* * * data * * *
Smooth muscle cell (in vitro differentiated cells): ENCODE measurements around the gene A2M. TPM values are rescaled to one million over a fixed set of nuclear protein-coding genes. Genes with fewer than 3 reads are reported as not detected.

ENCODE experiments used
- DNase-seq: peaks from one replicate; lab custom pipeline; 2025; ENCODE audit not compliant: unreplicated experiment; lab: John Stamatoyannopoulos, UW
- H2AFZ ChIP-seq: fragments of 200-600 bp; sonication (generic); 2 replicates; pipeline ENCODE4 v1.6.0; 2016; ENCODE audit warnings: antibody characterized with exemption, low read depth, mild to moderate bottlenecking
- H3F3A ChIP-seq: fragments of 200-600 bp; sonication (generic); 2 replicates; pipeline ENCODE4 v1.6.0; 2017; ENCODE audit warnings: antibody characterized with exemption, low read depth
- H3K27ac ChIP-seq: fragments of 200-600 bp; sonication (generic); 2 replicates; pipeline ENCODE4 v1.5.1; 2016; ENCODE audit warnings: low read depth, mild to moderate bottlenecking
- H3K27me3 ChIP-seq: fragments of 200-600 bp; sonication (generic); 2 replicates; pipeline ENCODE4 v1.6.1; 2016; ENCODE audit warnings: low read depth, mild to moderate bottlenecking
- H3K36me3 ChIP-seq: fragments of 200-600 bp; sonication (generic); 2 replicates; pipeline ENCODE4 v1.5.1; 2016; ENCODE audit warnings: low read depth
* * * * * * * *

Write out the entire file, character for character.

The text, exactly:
Smooth muscle cell (in vitro differentiated cells): ENCODE measurements around the gene A2M. TPM values are rescaled to one million over a fixed set of nuclear protein-coding genes. Genes with fewer than 3 reads are reported as not detected.

ENCODE experiments used
- DNase-seq: peaks from one replicate; lab custom pipeline; 2025; ENCODE audit not compliant: unreplicated experiment; lab: John Stamatoyannopoulos, UW
- H2AFZ ChIP-seq: fragments of 200-600 bp; sonication (generic); 2 replicates; pipeline ENCODE4 v1.6.0; 2016; ENCODE audit warnings: antibody characterized with exemption, low read depth, mild to moderate bottlenecking
- H3F3A ChIP-seq: fragments of 200-600 bp; sonication (generic); 2 replicates; pipeline ENCODE4 v1.6.0; 2017; ENCODE audit warnings: antibody characterized with exemption, low read depth
- H3K27ac ChIP-seq: fragments of 200-600 bp; sonication (generic); 2 replicates; pipeline ENCODE4 v1.5.1; 2016; ENCODE audit warnings: low read depth, mild to moderate bottlenecking
- H3K27me3 ChIP-seq: fragments of 200-600 bp; sonication (generic); 2 replicates; pipeline ENCODE4 v1.6.1; 2016; ENCODE audit warnings: low read depth, mild to moderate bottlenecking
- H3K36me3 ChIP-seq: fragments of 200-600 bp; sonication (generic); 2 replicates; pipeline ENCODE4 v1.5.1; 2016; ENCODE audit warnings: low read depth